Kachi Yupi, Free, Prior and Informed Consent Protocol, 33 communities of Salinas Grandes and Laguna de Guayatoc in Northern Argentina, 2015
Kachi Yupi, the footprints of salt, is a document which emerges from a self-determination exercise based on the right to free, prior and informed consent for the indigenous communities of the Salinas Grandes Basin and Guayatayoc Lagoon, within the framework of Buen Vivir and in response to the threat posed by lithium extraction. The document offers context of the pre-colonial history and the colonial, post-independence and contemporary struggles of these communities, as well as that of their territories. It offers a comprehensive list and discussion of the legal and rights-based frameworks which apply to indigenous communities in Argentina, as well as environmental, mining and water regulations more broadly, and other rights conferred by provincial law in Salta and Jujuy provinces. It ends by documenting the process and life cycle of the salt flat and salt harvesting - in parallel with the way in which these communities carried out their consultation process.

Lithium extraction in Argentina: a case study on the social and environmental impacts, Fundación Ambiente y Recursos Naturales/FARN, 2019
This study seeks to contribute to an increased understanding of the potential and actual impacts of lithium extraction on local communities, providing insights from local perspectives to be considered in the wider discussion of sustainability, green technology and climate change. The guiding questions of the investigation have centred on the different social and environmental dimensions and human rights impacts that communities are experiencing as a result of lithium extraction. It has focused on two of the most recent and advanced lithium projects in the Argentine Puna – Sales de Jujuy and Minera Exar projects – which are both located in the Olaroz-Caucharí salt flat in Jujuy Province.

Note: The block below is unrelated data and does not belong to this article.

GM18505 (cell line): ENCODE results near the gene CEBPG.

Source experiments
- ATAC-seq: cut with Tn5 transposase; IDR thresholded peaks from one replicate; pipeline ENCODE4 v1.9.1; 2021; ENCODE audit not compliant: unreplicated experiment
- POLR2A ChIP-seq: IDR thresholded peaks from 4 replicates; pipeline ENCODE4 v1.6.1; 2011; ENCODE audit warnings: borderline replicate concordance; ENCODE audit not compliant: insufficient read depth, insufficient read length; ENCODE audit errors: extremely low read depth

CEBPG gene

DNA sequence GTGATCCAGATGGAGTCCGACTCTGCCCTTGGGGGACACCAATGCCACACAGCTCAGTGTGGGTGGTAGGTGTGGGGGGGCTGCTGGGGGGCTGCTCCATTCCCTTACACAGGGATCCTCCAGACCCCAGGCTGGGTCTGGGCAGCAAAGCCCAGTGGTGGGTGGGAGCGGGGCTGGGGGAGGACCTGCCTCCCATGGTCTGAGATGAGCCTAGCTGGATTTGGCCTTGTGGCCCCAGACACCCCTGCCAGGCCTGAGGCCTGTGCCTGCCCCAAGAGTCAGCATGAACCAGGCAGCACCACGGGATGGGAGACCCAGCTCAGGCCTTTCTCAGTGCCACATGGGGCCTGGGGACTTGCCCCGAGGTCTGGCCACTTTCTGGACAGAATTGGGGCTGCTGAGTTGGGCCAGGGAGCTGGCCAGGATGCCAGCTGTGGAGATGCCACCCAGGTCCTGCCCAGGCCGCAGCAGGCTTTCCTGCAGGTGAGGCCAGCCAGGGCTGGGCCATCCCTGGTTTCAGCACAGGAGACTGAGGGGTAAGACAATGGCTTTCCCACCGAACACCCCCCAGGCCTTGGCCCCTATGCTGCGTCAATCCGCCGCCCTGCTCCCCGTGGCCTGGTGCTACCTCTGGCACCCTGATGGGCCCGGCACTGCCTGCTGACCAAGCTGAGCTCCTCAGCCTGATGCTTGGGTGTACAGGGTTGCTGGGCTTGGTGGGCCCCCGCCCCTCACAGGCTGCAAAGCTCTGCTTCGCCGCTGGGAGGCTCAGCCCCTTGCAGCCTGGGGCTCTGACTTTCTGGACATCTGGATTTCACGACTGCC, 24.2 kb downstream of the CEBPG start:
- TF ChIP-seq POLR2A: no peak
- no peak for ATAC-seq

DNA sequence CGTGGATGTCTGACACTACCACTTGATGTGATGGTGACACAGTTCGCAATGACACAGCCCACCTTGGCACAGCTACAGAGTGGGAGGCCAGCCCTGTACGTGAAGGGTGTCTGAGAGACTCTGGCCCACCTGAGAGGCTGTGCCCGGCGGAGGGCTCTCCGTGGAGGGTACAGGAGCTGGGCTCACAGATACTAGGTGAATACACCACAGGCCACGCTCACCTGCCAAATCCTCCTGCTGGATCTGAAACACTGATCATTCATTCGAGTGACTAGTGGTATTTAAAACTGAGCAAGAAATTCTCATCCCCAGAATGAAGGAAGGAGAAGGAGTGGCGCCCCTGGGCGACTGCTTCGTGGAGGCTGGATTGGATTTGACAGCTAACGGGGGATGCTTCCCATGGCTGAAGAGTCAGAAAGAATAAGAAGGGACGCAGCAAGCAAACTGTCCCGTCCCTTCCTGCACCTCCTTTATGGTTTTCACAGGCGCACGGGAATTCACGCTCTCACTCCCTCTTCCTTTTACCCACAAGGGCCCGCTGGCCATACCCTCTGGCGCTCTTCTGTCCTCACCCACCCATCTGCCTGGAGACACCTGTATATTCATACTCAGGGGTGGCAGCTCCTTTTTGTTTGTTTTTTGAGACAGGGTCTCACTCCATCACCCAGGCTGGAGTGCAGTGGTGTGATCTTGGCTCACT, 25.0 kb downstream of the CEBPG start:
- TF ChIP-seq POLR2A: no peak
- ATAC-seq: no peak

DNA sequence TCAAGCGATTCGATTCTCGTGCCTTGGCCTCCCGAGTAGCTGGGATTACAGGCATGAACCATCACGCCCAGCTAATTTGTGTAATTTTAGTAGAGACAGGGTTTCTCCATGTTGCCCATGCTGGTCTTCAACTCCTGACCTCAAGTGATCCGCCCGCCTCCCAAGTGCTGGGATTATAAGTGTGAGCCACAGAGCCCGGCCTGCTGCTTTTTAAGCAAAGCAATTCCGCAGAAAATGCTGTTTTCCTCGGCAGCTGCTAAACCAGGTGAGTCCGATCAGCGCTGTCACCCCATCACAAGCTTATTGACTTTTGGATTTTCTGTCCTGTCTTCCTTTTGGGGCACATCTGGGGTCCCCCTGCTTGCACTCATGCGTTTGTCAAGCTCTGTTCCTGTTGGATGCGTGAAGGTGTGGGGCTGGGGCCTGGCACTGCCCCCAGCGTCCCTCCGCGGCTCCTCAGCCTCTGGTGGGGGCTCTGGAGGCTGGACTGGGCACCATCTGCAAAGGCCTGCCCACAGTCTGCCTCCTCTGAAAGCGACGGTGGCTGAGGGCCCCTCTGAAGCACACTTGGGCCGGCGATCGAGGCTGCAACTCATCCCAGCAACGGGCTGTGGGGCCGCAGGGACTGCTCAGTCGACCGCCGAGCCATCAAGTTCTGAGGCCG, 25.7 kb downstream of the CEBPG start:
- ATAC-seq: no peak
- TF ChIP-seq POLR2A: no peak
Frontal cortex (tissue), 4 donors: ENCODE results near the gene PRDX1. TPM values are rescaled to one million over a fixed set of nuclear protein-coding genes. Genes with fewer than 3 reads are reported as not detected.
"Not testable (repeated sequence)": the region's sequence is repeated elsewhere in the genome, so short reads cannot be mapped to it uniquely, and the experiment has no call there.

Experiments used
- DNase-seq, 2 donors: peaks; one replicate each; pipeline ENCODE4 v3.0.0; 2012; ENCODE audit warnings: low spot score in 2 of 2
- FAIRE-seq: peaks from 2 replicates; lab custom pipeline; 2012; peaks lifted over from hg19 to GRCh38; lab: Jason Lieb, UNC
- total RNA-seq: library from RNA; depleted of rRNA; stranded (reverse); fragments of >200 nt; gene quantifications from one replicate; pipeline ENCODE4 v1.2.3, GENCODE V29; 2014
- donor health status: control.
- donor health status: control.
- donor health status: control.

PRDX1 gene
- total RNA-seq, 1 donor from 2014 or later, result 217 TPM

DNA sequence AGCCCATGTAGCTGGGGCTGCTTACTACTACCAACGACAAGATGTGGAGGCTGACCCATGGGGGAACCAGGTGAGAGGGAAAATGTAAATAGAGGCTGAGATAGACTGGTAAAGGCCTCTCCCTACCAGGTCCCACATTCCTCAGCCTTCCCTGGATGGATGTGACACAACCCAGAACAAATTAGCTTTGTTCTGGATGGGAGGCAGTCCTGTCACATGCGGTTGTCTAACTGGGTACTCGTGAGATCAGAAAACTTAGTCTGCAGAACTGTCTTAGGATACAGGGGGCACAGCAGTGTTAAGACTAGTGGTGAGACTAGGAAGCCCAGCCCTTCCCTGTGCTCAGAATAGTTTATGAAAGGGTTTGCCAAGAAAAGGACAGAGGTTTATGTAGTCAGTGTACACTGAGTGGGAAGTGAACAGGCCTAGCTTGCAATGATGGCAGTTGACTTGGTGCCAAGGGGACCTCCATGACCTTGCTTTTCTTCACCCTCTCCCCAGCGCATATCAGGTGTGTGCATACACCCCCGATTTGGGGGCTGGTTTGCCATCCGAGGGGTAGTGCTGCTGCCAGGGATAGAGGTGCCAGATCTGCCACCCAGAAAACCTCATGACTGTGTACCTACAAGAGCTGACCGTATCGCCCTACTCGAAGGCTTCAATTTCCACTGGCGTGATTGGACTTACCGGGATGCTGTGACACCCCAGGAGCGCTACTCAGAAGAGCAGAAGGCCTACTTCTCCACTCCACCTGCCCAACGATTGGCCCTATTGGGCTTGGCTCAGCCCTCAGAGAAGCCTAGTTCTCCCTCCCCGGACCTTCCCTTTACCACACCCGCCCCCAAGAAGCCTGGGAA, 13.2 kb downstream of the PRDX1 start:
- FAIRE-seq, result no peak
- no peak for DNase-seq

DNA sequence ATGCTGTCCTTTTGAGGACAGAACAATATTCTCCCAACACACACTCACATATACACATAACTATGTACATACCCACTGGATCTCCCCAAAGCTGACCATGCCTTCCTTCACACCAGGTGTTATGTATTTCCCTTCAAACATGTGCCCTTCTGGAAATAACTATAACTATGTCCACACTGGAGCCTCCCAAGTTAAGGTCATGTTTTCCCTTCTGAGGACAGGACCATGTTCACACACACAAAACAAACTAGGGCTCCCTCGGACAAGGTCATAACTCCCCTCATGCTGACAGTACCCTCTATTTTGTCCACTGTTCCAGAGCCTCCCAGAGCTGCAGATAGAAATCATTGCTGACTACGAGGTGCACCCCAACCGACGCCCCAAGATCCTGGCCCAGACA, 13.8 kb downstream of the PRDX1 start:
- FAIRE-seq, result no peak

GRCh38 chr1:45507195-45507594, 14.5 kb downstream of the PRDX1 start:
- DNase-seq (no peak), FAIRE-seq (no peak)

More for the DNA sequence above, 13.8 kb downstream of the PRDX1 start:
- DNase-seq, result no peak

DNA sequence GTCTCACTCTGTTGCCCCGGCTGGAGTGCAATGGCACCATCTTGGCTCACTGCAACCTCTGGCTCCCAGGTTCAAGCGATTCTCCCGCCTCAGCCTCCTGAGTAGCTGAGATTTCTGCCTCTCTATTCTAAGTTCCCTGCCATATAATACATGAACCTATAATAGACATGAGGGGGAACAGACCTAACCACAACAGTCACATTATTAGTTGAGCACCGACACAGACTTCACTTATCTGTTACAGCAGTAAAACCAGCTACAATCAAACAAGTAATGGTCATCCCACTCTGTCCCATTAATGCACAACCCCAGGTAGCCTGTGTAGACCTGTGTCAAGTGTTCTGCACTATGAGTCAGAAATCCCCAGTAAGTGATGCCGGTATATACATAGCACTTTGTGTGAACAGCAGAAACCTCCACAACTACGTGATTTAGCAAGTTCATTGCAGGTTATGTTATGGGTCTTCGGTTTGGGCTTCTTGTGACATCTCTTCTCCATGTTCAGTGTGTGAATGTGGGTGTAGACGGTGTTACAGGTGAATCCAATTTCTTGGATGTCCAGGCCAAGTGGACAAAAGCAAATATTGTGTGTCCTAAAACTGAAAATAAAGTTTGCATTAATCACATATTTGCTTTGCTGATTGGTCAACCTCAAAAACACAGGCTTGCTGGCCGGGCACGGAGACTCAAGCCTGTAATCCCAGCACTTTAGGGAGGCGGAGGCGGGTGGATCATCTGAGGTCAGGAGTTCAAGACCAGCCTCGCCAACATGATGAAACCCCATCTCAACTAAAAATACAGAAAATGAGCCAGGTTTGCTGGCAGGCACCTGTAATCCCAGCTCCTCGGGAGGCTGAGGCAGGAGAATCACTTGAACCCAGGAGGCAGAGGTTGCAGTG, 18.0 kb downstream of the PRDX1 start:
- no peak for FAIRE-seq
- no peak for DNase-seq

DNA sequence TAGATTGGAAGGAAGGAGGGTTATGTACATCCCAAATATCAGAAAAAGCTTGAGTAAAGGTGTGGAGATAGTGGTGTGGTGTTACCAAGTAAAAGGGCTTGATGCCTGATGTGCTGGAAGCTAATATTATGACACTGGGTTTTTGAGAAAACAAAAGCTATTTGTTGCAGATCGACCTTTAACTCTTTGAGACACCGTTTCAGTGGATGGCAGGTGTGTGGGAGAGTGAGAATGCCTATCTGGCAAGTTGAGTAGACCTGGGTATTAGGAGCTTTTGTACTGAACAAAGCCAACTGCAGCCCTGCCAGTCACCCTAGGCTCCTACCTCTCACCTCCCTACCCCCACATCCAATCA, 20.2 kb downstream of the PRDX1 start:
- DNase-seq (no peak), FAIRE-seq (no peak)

NGO letter to the World Bank re Mining & Renewables, Earthworks in collaboration with over 50 NGOs including the Business & Human Rights Resource Centre, 2019
(60+ signatories, 2019) In May 2019, as the World Bank launched its “Climate-Smart Mining” Facility, 60 civil society groups wrote to the World Bank outlining a vision for climate change solutions that do not cause harm to communities, workers and the environment through extraction of minerals like copper, nickel, lithium and cobalt. The groups asked the World Bank to boost minerals recycling and efficiency, minimize toxicity, ensure responsible and traceable sourcing where mining is absolutely necessary, and to promote long-term shifts in consumption and transportation that will reduce overall demand for minerals.*

Why the Rush: Seabed Mining in the Pacific Ocean, Deep Sea Mining Campaign, et al., 2019
This report, from the Deep Sea Mining campaign in collaboration with MiningWatch Canada and London Mining Network, looks at companies that are driving a speculative rush for seabed minerals in an unholy alliance with the very UN body charged with regulating them, the International Seabed Authority (ISA). The report exposes blatant corporate capture of the United Nations-mandated International Seabed Authority (ISA) and the manipulation of Pacific regional decision-making processes by deep sea mining companies and their backers. It calls for a moratorium on the development of deep sea mining (DSM) regulations and on the issuing of exploration and exploitation licences in international and national waters.

6. How to save the climate without wrecking the planet? Ways forward

A Just Transition is a Post-Extractive Transition, War on Want/London Mining Network, 2019.
While the global majority disproportionately suffer the impacts of the climate crisis and the extractivist model, the Global North’s legacy of colonialism, the excess of the world’s wealthiest, and the power of large corporations are responsible for these interrelated crises. The climate change mitigation commitments thus far made by countries in the Global North are wholly insufficient; not only in terms of emissions reductions, but in their failure to address the root causes of the crisis – systemic and intersecting inequalities and injustices. This failure to take inequality and injustice seriously can be seen in even the most ambitious models of climate mitigation. This report sets out to explore the social and ecological implications of those models with a focus on metal mining.


* Summaries taken from “Metal Extraction in a Low Carbon Economy: Projected Trends in Metal Demand and Policy Options for Demand Reduction”, a report prepared by Andrew Linton, Smart Prosperity Initiative, for MiningWatch Canada.